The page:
St. Paul Woman Pleads Guilty In Mortgage Fraud Scheme
MINNEAPOLIS—Yesterday in federal court in St. Paul, a 30-year-old St. Paul woman
pleaded guilty to participating in a scheme to defraud mortgage lenders out of between $2.5 and
$7 million. Lindsey Rae Loyear pleaded guilty to one count of conspiracy to commit mortgage
fraud. Loyear, who was charged on December 7, 2011, entered her plea before United States
District Court Judge Susan Richard Nelson.
In her plea agreement, Loyear admitted that from 2006 through October of 2008, she
conspired with others to defraud mortgage lenders in connection with financing real estate
transactions in the Twin Cities. The scheme involved the submission of false information to
lenders in order to obtain mortgage loans.
Loyear admitted concealing information from potential lenders, including that short-term
loans were given to buyers to use as down payments and that she had arranged payment of cash
kickbacks to buyers for purchasing the properties. Altogether more than 90 units were sold
through the scheme.
For her crime, Loyear faces a potential maximum penalty of five years in prison. Judge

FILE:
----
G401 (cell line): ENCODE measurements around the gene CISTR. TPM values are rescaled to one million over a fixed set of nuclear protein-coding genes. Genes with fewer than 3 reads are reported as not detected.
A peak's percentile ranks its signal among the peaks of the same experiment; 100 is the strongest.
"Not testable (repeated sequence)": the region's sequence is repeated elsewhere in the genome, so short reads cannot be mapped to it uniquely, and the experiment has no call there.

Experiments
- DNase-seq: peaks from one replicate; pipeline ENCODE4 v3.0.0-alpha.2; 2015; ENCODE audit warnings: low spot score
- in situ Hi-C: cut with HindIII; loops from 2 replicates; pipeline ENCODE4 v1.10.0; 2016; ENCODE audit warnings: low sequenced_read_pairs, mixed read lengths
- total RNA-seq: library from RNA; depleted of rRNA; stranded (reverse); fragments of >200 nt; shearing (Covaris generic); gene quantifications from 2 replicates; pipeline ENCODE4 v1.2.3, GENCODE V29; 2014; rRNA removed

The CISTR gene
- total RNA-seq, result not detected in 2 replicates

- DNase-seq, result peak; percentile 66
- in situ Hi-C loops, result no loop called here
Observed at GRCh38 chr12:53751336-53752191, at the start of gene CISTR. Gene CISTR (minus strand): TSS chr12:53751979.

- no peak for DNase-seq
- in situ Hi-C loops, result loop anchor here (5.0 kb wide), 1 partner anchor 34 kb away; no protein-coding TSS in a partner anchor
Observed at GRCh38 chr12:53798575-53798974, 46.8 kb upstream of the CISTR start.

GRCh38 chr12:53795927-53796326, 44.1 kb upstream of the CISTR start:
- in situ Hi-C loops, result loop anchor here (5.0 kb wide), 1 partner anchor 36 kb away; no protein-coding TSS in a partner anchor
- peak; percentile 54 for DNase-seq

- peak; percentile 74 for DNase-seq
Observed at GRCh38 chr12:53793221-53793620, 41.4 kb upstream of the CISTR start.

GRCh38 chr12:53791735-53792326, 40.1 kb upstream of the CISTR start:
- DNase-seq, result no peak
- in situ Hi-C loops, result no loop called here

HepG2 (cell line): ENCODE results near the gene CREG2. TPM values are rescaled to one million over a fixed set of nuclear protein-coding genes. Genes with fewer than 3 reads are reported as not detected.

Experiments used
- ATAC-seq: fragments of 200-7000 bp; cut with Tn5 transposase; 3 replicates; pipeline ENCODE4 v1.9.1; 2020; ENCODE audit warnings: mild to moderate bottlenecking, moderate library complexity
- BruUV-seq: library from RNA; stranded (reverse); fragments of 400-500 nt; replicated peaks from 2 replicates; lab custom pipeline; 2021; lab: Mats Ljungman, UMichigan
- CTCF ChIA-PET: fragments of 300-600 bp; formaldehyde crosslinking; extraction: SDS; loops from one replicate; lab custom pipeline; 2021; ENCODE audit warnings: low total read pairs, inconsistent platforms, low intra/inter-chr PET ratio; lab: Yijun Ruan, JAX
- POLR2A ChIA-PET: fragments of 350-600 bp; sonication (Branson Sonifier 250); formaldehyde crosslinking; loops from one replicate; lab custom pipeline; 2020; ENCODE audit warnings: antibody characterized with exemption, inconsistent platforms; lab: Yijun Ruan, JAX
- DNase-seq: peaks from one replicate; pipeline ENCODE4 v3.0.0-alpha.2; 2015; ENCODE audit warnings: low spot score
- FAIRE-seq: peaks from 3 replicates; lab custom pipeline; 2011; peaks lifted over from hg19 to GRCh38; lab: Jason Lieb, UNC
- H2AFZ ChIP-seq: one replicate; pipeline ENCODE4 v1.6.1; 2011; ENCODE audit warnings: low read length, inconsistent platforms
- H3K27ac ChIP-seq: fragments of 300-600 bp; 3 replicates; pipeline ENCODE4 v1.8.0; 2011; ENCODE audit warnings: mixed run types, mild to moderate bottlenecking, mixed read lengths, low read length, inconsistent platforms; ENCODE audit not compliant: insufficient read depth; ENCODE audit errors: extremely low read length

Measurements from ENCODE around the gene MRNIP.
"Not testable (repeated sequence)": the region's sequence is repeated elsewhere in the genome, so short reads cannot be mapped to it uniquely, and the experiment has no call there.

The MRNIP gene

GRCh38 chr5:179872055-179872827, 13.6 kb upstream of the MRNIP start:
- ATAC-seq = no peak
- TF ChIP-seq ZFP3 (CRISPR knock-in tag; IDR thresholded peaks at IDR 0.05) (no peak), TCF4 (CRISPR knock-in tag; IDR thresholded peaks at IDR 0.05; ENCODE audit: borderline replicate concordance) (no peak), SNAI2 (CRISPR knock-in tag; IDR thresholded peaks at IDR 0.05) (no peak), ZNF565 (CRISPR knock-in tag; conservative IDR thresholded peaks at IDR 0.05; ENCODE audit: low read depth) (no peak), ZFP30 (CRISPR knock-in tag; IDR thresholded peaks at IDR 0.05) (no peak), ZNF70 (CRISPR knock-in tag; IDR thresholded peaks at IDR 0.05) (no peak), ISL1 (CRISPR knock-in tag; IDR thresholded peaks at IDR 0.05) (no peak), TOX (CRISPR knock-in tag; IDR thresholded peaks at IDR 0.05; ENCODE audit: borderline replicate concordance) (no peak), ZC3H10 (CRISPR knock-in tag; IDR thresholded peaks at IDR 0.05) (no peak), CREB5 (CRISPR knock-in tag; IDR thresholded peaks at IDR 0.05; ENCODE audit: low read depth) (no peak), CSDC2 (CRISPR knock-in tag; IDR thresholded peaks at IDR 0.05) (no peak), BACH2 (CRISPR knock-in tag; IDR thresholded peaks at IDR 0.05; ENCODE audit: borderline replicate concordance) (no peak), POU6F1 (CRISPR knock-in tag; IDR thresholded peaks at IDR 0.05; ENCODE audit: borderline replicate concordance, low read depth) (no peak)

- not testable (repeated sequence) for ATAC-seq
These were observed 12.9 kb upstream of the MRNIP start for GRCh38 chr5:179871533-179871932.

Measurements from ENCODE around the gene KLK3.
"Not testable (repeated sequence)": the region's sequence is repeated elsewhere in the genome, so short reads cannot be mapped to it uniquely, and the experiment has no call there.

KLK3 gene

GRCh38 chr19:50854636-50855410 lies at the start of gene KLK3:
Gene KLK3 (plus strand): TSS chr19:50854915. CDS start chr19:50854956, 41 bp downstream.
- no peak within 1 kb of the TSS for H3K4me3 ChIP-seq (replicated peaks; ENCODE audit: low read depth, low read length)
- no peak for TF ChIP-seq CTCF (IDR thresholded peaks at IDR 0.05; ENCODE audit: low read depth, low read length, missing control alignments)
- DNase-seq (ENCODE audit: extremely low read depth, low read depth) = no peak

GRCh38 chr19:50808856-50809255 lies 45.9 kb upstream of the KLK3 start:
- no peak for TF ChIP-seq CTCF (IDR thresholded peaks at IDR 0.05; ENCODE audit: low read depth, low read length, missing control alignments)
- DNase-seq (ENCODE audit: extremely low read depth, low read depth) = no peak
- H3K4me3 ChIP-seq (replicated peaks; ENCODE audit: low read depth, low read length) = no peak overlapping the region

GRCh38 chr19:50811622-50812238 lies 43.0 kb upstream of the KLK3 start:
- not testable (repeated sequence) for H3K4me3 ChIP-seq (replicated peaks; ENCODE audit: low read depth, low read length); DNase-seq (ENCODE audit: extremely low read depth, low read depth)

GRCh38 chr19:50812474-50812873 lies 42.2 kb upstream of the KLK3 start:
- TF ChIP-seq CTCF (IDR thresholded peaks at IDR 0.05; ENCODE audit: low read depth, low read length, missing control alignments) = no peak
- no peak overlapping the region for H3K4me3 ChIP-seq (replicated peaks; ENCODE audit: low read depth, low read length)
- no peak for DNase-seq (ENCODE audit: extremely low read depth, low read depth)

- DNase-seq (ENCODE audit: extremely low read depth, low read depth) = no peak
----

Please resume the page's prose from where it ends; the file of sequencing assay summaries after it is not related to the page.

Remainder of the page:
Nelson will determine her sentence at a future hearing, yet to be scheduled.
This case is the result of an investigation by the Federal Bureau of Investigation and the
U.S. Postal Inspection Service. It is being prosecuted by Assistant U.S. Attorneys Robert M.
Lewis and Tracy L. Perzel.
This law enforcement action is in part sponsored by the interagency Financial Fraud
Enforcement Task Force. The task force was established to wage an aggressive, coordinated and proactive effort to investigate and prosecute financial crimes. It includes representatives
from a broad range of federal agencies, regulatory authorities, inspectors general, and state and
local law enforcement who, working together, bring to bear a powerful array of criminal and
civil enforcement resources. The task force is working to improve efforts across the federal
executive branch, and, with state and local partners, investigate and prosecute significant
financial crimes, ensure just and effective punishment for those who perpetrate financial crimes,
combat discrimination in the lending and financial markets, and recover proceeds for victims of